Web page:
Best Practice at OTFC

There are increasing demands placed on health professionals to ensure their practice is based on sound evidence. Evidence-based practice is an approach to clinical decision making that has gained momentum both within Occupational Therapy and externally. As government initiatives such as Medicare and NDIS aim to extend opportunities to all clients, Evidence-based practice has ensured that these practices meet the needs of clients within a specific framework.


For Occupational Therapists, evidence based practice is essential to ensuring the credibility and consistency of therapies offered. The article – The process of Evidence based practice in Occupational Therapy; informing clinical decisions.(Sally Bennett and John W. Bennett Division of Occupational Therapy, The University of Queensland, Australia. & Department of Social and Preventive Medicine, The University of Queensland, Australia) describes and explains the process of evidence-based practice and its application to clinical occupational therapy practice. Directions for resources that may assist therapists’ self-directed learning are also provided.


Sensory Integration Therapy has been considered by many, both within Occupational Therapy and externally, to lack evidence-based practice. In truth, the research and literature falls short in quantity when compared to other OT based approaches. Many research articles and literature searches that base their findings on the effectiveness of Sensory Integration Therapy fail to properly understand the specific framework and guidelines that must be adhered to in order for therapy to be considered ‘Sensory Integration Therapy.’ In fact, true “Ayres’ Sensory Integration therapy” or “Ayres’ SI” incorporates a clear and stringent set of guidelines that must be met, otherwise a therapist and indeed a practice cannot use the trademarked term in any information or advertising.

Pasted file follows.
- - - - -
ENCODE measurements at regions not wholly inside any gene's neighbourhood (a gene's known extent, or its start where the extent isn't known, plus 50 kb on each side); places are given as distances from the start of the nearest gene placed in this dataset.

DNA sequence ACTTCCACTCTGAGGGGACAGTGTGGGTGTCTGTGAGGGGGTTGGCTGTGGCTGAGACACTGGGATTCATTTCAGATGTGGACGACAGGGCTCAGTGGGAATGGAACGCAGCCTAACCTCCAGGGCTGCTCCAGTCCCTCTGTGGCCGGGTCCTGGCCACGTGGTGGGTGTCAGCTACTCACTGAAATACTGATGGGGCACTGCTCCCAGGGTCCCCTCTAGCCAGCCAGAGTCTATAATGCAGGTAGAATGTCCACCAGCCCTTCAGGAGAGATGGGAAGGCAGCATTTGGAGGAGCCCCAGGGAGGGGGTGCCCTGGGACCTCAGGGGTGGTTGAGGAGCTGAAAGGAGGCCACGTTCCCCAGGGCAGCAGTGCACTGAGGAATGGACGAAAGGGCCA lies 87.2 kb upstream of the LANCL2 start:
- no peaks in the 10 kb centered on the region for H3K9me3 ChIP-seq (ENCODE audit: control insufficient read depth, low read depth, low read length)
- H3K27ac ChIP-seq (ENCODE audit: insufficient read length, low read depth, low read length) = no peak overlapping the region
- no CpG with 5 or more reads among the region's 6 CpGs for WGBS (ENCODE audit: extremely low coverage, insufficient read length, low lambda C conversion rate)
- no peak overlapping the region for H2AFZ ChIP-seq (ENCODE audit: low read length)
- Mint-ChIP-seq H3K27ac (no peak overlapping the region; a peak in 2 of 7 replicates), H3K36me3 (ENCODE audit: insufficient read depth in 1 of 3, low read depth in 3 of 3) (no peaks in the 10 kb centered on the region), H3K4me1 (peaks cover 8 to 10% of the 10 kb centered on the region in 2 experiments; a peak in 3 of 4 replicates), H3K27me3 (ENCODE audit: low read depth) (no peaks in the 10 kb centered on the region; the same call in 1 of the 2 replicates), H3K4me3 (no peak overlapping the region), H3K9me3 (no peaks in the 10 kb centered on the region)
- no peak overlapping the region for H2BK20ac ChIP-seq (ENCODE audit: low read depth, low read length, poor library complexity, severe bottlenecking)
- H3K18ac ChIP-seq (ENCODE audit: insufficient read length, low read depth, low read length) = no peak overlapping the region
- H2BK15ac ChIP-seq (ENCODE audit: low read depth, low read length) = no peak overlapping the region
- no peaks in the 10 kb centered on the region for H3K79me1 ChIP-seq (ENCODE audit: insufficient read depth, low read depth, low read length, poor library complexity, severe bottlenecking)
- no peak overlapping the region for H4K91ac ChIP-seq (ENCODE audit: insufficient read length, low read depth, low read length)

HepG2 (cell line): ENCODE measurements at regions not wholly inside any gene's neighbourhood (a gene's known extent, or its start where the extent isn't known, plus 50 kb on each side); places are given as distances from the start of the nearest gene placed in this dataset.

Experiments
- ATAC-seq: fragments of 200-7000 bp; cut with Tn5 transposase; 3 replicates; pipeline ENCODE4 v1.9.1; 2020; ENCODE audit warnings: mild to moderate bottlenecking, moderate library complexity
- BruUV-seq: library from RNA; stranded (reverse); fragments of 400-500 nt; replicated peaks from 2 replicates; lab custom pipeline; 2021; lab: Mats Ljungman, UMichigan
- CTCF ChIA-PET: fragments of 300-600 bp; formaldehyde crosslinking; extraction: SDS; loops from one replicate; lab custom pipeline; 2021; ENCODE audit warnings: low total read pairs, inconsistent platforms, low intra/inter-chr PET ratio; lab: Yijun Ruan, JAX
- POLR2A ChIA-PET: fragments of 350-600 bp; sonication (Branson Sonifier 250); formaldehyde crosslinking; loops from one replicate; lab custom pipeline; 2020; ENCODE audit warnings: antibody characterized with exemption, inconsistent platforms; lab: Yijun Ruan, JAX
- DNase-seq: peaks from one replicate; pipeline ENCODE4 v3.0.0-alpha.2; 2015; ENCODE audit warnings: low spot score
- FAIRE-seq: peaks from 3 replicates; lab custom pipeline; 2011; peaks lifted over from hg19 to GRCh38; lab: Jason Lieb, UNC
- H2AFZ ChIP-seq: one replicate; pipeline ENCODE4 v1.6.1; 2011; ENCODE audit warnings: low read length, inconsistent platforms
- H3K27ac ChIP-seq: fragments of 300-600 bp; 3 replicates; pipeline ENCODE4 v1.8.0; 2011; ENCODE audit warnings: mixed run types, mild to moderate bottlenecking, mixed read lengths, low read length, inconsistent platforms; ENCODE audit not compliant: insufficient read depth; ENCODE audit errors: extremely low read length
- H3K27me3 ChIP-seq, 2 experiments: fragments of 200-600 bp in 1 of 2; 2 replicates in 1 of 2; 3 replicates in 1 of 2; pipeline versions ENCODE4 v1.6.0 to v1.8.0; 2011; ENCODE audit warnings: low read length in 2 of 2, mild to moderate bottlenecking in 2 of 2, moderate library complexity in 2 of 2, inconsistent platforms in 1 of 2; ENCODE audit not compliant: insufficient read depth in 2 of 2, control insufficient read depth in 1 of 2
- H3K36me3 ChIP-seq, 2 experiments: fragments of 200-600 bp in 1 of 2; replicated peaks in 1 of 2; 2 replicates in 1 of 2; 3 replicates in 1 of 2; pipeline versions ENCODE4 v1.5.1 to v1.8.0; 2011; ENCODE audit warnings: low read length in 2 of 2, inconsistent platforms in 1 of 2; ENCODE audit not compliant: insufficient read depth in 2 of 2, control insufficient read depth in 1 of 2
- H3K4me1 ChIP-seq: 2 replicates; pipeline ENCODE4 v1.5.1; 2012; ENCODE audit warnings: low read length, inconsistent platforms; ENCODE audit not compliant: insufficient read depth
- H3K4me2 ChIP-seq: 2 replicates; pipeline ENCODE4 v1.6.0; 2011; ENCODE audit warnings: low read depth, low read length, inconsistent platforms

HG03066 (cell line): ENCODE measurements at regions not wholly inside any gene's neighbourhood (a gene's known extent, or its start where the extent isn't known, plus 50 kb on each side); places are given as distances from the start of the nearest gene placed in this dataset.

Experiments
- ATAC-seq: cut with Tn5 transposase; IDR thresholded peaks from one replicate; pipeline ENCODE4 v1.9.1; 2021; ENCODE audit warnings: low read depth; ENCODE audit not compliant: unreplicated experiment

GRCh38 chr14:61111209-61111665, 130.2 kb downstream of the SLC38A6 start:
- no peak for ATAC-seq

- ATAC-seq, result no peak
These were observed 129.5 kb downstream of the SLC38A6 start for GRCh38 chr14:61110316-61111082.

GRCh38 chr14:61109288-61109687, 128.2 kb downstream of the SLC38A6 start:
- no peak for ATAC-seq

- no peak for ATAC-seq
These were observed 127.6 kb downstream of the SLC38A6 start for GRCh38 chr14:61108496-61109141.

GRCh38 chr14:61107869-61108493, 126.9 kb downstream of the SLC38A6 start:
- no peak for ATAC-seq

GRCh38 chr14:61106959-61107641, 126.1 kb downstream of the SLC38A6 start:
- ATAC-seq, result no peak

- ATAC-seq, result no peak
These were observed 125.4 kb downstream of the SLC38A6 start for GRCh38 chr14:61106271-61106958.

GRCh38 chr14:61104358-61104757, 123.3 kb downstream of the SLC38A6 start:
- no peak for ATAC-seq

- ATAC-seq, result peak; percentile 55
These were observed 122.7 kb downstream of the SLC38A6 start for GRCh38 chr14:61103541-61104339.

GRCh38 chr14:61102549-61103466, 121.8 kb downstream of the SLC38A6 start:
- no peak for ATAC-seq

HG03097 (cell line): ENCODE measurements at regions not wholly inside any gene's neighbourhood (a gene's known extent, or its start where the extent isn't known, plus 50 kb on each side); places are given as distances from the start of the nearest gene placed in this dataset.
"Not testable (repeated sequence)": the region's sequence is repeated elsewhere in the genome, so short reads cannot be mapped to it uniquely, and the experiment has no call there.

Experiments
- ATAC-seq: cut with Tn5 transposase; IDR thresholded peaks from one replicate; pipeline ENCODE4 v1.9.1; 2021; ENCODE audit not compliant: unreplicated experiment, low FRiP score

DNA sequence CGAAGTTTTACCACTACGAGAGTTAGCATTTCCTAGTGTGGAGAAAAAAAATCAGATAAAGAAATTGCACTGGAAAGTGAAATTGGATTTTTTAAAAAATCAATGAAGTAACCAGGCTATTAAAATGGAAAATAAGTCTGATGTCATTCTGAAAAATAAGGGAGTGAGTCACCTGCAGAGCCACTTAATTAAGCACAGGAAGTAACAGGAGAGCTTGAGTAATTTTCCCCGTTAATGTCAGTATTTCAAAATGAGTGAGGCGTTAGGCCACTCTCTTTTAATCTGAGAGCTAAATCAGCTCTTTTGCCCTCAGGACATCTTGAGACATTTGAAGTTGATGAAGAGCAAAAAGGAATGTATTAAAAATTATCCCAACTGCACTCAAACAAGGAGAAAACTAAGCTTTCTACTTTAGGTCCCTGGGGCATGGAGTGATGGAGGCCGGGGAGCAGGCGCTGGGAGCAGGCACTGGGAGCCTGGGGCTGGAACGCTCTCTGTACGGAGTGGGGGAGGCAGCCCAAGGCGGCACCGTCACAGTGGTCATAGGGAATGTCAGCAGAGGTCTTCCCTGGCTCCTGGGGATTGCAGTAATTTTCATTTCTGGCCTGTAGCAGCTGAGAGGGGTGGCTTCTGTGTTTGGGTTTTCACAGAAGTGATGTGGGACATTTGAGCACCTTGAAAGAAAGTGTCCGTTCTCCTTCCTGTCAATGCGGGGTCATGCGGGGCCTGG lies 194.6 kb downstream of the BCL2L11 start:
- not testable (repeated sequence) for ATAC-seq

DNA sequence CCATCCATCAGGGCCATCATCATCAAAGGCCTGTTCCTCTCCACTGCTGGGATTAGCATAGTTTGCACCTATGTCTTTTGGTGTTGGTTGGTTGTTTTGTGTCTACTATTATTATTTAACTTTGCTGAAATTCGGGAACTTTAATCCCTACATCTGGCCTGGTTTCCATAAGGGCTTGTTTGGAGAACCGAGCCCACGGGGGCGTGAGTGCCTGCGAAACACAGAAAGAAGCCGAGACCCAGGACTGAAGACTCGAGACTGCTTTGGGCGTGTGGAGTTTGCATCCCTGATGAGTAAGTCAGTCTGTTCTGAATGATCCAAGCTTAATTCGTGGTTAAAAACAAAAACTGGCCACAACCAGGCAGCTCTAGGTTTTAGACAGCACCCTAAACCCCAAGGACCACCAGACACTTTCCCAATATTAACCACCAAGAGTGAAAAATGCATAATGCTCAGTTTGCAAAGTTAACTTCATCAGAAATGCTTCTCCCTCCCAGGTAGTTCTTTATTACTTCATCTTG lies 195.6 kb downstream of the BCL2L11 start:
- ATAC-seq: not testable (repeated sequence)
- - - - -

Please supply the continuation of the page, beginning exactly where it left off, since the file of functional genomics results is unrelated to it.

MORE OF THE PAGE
In 2007, Occupational Therapists with clinical and academic backgrounds with significant experience and expertise in Sensory Integration developed a set of guidelines that not only clearly defines ‘What constitutes Sensory Integration Therapy’ but also what ‘criteria must be met when research is used to assess the validity and effectiveness of Sensory Integration Therapy.’ The article Development of a Fidelity Measure for Research on the Effectiveness of the Ayres Sensory Integration Intervention (L. Diane Parham; Susanne Smith Roley; Teresa A. May-Benson; Jane Koomar; Barbara Brett-Green; Janice P. Burke; Ellen S. Cohn; Zoe Mailloux; Lucy J. Miller; Roseann C. Schaaf American Journal of Occupational Therapy, March/April 2011, Vol. 65, 133-142. doi:10.5014/ajot.2011.000745) discusses many clear and defining points of reference that guide therapists and assist parents / carers in making decisions. In brief, in order to achieve fidelity measures to meet the criteria for Sensory Integration an Occupational Therapist must:

  1. Have training in Sensory Integration including certification of SIPT and supervision by an experiences SI trained OT
  2. Include Specific components in therapy assessment report
  3. Provide an appropriate physical environment to conduct Si therapy (including suspended equipment)
  4. Engage in communication with parents, family and teachers when relevant

At OTFC, we have embraced evidence-based research and Ayres’ SI to ensure that our services meet the needs of our clients. We have used the ‘Fidelity Measures in SI’ to guide the training of staff at OTFC and the redevelopment of the OTFC clinic. It has been an exhausting but an inspiring process that has given our clients the opportunity to reach their potential with a therapeutic approach that measures up to very clear and strict guidelines of best practice.


In understanding how evidence-based research has influenced OTs working within the framework of Sensory Integration, we aim to be transparent and open. In doing so, we empower our clients to make informed decisions regarding the therapy they choose for their child. The following are a list of research articles that form opinions and conclusions regarding the use of SI with children with a range of developmental conditions.